Study of Oxalate Ion

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St. John’s Senior Secondary School and Junior College Mandaveli Chennai – 600028

A CHEMISTRY PROJECT “STUDY OF THE OXALATE ION CONTENT IN GUAVA FRUIT” Submitted in the partial Fulfilment of the requirement for AISSCE 2010-2011

By Abdud Dayan Adeeb Of Class XII C

St. John’s Senior Secondary School and Junior College Mandaveli Chennai – 600028

A CHEMISTRY PROJECT “STUDY OF THE OXALATE ION CONTENT IN GUAVA FRUIT” Submitted in the partial Fulfilment of the requirement for AISSCE 2010-2011

By Jagadeesh Sekar Of Class XII C

CONTENTS
          

INTRODUCTION OBJECTIVE OF THE PROJECT REQUIREMENTS THEORY CHEMICAL EQUATIONS PROCEDURE PRECAUTIONS OBSERVATIONS CALCULATIONS CONCLUSION BIBLIOGRAPHY

STUDY OF OXALATE ION CONTENT IN GUAVA FRUIT
INTRODUCTION
Guava is sweet, juicy and light or dark green coloured fruit. It is cultivated in all parts of India. When ripe it acquires yellow colour and has penetrating strong scent. The fruit is rich in vitamin C and minerals. It is a rich source of oxalate and its content in the fruit varies during different stages of ripening. Guava fruit, usually 4 to 12 cm long, are round or oval depending on the species. The outer skin may be rough, often with a bitter taste, or soft and sweet. Varying between species, the skin can be any thickness, is usually green before maturity, but becomes yellow, maroon, or green when ripe. Guava fruit generally have a pronounced and typical fragrance, similar to lemon rind but less sharp. Guava pulp may be sweet or sour, off-white ("white" guavas) to deep pink ("red" guavas), with the seeds in the central pulp of variable number and hardness, again depending on species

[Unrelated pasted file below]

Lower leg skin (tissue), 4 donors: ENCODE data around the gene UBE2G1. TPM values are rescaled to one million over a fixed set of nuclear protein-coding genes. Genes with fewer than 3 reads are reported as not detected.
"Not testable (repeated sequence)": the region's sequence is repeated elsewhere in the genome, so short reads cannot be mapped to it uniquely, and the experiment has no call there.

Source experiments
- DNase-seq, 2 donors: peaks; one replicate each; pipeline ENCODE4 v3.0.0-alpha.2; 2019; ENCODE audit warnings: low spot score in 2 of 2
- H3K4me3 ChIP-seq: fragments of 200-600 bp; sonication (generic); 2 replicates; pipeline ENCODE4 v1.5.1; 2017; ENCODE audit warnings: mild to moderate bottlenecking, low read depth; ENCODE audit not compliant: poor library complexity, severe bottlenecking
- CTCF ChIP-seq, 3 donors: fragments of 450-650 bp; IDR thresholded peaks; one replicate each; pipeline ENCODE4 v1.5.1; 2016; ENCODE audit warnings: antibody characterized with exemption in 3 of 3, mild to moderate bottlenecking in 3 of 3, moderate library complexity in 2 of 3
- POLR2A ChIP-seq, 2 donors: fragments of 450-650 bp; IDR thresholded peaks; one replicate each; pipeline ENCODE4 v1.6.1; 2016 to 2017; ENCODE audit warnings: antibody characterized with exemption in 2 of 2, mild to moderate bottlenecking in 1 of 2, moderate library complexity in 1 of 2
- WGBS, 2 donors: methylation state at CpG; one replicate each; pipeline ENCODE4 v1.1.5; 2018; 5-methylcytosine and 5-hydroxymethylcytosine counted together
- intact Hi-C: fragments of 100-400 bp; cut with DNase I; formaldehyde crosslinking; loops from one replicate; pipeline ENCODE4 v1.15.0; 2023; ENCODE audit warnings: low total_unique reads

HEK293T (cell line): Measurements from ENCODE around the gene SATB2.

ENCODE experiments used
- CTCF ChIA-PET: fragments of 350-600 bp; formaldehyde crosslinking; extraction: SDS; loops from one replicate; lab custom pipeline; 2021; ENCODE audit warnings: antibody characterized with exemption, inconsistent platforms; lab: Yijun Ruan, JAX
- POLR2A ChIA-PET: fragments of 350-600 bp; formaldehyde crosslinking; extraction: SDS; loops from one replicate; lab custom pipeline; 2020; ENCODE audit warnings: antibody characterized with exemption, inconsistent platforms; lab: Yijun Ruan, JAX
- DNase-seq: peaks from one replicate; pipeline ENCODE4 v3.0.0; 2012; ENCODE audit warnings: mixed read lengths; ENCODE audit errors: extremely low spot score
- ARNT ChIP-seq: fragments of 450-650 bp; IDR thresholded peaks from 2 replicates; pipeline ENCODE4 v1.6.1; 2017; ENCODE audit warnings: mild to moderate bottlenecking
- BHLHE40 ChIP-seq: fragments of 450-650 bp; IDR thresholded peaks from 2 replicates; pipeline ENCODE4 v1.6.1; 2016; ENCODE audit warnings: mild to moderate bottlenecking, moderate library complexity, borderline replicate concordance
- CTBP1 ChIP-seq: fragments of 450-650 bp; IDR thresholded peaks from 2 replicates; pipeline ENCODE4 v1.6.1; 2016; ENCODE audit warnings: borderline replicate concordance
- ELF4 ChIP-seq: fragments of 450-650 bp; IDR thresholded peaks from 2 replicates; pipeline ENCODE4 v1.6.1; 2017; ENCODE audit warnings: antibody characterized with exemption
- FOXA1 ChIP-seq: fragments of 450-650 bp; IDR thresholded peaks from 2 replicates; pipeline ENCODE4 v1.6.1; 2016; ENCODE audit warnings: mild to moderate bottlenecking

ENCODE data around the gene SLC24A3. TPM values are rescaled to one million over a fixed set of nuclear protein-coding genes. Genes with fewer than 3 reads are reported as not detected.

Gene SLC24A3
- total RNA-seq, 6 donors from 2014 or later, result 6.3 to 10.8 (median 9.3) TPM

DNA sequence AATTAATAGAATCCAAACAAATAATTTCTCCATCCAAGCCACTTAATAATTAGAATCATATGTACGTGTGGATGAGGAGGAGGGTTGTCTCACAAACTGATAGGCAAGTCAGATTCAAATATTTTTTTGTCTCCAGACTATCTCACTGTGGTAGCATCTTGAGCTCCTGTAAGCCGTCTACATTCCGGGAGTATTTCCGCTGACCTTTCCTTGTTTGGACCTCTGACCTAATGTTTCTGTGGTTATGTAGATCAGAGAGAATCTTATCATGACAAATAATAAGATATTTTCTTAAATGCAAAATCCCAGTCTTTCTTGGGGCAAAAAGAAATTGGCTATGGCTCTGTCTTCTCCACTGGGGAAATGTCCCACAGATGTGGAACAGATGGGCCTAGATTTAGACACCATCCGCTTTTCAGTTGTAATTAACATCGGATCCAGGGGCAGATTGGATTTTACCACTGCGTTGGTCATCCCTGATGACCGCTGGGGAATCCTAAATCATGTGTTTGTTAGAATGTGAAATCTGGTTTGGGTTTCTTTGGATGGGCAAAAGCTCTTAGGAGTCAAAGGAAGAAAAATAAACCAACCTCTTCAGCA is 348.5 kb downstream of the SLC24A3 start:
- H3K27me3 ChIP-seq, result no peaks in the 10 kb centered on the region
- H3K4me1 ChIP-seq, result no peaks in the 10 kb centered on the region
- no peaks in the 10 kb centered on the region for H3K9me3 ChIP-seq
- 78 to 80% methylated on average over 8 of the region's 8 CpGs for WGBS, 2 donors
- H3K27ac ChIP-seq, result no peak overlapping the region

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WHAT IS OXALATE?

Oxalate is an organic acid, primarily found in plants, animals and humans. It is not an essential molecule and is excreted from our body in an unchanged form. Our body either produces oxalate on its own or it converts other molecules like vitamin C to oxalate. External sources like the foods we eat also contribute to the accumulation of oxalate in our body. The oxalate present in the body is excreted in our urine as a waste. Too much of oxalate in our urine, results in a medical condition called as hyperoxaluria, commonly referred to as kidney stones. Diet is looked upon as a preventive measure in addition to medicines to treat kidney stones. Read more on what causes kidney stones.

OBJECTIVE OF PROJECT
In this project, we will learn to test for the presence of oxalate ions in the guava fruit and how its amount varies during different stages of ripening.

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REQUIREMENTS
MATERIALS REQUIRED

100 ml Measuring Flask

Pestle and Mortar

Beaker

Titration Flask

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Funnel

Burette

Pipette

Weight-Box

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Filter Paper

Guava fruit at different stages of ripening

CHEMICALS REQUIRED
Dilute H2SO4 KMnO4 solution

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THEORY

Oxalate ions are extracted from the fruit by boiling pulp with dil. H2SO4. Then oxalate ions are estimated volumetrically by titrating the solution with standard KMnO4 solution.

Titration is a common laboratory method of quantitative chemical analysis that is used to determine the unknown concentration of a known reactant. Because volume measurements play a key role in titration, it is also known as volumetric analysis. A reagent, called the titrant or titrator, of a known concentration (a standard solution) and volume is used to react with a solution of the analyte or titrand, whose concentration is not known. Using a calibrated burette or chemistry pipetting syringe to add the titrant, it is possible to determine the exact amount that has been consumed when the endpoint is reached. The endpoint is the point at which the titration is complete, as determined by an indicator (see below). This is ideally the same volume as the equivalence point—the volume of added titrant at which the number of moles of titrant is equal to the number of moles of analyte,...
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